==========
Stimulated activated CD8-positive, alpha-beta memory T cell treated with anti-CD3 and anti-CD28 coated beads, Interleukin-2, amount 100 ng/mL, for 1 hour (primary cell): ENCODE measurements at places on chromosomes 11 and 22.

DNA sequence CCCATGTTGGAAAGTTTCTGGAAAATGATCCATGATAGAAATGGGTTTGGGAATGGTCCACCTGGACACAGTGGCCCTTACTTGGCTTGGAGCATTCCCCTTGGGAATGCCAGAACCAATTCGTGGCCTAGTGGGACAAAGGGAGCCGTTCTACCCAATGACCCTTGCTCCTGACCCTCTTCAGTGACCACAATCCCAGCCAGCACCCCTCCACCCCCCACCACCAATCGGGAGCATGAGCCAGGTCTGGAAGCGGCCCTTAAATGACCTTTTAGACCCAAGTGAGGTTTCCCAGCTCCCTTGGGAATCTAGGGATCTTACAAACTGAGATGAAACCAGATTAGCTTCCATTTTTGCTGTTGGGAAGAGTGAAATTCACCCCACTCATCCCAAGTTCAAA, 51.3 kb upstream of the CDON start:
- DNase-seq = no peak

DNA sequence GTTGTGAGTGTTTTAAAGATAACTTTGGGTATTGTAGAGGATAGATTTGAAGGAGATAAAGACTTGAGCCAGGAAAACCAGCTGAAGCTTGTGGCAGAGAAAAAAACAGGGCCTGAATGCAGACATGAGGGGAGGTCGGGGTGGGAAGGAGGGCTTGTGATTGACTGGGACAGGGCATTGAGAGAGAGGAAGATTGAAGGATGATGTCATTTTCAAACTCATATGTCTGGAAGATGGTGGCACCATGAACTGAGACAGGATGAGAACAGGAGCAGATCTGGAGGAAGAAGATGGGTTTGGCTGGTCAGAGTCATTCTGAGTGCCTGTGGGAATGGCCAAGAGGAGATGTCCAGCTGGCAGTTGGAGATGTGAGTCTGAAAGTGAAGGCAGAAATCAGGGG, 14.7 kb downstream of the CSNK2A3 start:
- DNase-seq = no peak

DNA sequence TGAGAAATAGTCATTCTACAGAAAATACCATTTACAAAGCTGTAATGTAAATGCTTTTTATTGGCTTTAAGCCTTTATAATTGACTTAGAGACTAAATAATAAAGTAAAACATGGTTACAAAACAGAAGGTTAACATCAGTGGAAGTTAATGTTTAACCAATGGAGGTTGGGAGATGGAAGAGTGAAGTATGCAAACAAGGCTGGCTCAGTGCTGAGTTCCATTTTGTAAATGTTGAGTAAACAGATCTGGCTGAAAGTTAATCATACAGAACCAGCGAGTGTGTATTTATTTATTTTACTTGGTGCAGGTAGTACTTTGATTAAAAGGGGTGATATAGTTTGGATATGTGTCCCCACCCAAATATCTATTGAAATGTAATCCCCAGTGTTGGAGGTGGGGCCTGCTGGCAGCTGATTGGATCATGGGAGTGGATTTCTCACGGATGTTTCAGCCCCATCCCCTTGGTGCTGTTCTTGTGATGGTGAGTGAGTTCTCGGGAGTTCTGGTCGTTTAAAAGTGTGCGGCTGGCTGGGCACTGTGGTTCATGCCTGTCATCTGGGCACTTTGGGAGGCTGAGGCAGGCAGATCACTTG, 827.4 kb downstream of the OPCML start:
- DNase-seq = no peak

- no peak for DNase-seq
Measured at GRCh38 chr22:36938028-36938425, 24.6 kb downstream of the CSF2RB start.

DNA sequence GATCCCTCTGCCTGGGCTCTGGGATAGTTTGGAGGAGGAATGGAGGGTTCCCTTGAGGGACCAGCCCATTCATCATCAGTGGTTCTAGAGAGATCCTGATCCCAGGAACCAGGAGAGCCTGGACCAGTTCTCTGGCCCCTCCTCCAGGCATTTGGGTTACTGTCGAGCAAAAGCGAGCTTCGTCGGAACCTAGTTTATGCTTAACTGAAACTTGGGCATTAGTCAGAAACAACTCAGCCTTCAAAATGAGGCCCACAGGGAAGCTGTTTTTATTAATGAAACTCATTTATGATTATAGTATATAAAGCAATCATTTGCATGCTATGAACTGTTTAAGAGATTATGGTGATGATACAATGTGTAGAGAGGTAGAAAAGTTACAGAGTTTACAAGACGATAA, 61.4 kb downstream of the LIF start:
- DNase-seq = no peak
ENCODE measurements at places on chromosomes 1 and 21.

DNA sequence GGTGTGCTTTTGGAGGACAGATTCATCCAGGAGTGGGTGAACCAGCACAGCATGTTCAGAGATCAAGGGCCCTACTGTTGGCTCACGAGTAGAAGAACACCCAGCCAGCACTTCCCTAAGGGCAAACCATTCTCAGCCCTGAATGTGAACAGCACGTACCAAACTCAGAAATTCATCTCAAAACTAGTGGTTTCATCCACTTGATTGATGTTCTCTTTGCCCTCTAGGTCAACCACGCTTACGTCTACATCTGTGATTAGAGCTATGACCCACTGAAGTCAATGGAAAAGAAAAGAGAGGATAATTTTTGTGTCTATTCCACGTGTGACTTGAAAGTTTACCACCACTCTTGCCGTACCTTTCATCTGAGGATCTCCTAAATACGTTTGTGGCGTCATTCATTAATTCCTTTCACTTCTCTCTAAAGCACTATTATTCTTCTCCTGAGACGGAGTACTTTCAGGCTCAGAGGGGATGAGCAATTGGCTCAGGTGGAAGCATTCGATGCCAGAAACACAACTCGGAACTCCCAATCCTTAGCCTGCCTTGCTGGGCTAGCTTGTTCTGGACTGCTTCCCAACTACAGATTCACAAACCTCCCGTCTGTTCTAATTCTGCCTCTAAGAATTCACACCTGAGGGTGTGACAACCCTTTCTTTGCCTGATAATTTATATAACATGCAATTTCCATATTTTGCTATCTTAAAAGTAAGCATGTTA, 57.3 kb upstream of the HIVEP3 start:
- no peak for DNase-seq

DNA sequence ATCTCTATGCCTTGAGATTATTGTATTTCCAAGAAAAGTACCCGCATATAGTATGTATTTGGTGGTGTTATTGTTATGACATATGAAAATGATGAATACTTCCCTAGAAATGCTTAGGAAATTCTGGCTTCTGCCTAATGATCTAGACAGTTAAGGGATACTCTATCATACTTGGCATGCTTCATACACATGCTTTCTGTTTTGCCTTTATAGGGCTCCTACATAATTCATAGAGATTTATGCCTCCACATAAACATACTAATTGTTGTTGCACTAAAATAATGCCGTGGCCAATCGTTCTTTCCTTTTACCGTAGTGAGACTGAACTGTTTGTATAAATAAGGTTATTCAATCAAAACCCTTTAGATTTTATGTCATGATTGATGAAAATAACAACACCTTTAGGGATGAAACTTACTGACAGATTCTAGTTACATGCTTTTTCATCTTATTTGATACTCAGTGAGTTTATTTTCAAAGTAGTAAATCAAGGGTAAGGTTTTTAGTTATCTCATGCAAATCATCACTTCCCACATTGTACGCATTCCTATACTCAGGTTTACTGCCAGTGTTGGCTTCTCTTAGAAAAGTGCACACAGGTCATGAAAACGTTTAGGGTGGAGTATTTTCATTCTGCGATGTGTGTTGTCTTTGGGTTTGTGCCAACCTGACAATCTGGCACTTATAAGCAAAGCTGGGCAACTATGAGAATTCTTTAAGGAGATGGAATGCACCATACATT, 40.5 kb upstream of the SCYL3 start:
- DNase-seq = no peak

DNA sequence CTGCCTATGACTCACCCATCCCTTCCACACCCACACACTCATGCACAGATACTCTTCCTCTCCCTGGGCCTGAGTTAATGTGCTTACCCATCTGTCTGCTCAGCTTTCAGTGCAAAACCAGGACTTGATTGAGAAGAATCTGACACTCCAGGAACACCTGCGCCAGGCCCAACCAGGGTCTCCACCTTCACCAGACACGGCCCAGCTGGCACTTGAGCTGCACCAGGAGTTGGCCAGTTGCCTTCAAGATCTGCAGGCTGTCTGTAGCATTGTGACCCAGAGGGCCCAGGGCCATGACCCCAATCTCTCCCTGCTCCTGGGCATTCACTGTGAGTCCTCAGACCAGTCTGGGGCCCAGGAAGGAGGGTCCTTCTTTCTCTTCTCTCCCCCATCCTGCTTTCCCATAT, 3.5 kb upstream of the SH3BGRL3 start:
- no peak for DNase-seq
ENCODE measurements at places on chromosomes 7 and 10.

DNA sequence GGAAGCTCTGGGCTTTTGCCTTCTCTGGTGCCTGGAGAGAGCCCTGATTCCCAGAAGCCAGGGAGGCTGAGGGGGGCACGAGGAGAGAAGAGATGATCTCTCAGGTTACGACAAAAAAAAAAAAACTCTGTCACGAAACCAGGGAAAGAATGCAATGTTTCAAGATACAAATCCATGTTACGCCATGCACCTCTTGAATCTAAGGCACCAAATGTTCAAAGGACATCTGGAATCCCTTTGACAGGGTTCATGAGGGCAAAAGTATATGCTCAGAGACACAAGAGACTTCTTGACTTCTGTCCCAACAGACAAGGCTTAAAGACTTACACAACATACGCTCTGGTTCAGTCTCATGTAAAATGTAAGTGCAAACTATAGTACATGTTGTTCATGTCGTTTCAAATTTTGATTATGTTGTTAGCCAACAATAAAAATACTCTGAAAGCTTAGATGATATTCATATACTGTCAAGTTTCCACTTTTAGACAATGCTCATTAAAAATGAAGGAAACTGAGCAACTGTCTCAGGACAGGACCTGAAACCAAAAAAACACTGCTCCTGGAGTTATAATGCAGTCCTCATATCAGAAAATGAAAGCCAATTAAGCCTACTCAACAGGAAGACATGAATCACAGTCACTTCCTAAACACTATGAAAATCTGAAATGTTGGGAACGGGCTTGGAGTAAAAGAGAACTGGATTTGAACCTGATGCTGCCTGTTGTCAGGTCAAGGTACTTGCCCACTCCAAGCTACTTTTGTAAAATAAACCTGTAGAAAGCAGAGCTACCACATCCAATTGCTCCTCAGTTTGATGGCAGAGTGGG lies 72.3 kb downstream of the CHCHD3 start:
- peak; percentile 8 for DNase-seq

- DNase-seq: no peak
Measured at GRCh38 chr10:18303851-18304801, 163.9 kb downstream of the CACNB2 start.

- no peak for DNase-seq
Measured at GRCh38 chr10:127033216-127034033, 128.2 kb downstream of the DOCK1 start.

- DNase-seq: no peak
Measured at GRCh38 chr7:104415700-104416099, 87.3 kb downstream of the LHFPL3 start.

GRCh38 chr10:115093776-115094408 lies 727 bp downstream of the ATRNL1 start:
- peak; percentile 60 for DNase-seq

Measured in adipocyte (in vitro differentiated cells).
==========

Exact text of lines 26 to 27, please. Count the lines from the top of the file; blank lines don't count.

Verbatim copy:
- DNase-seq: no peak
Measured at GRCh38 chr7:104415700-104416099, 87.3 kb downstream of the LHFPL3 start.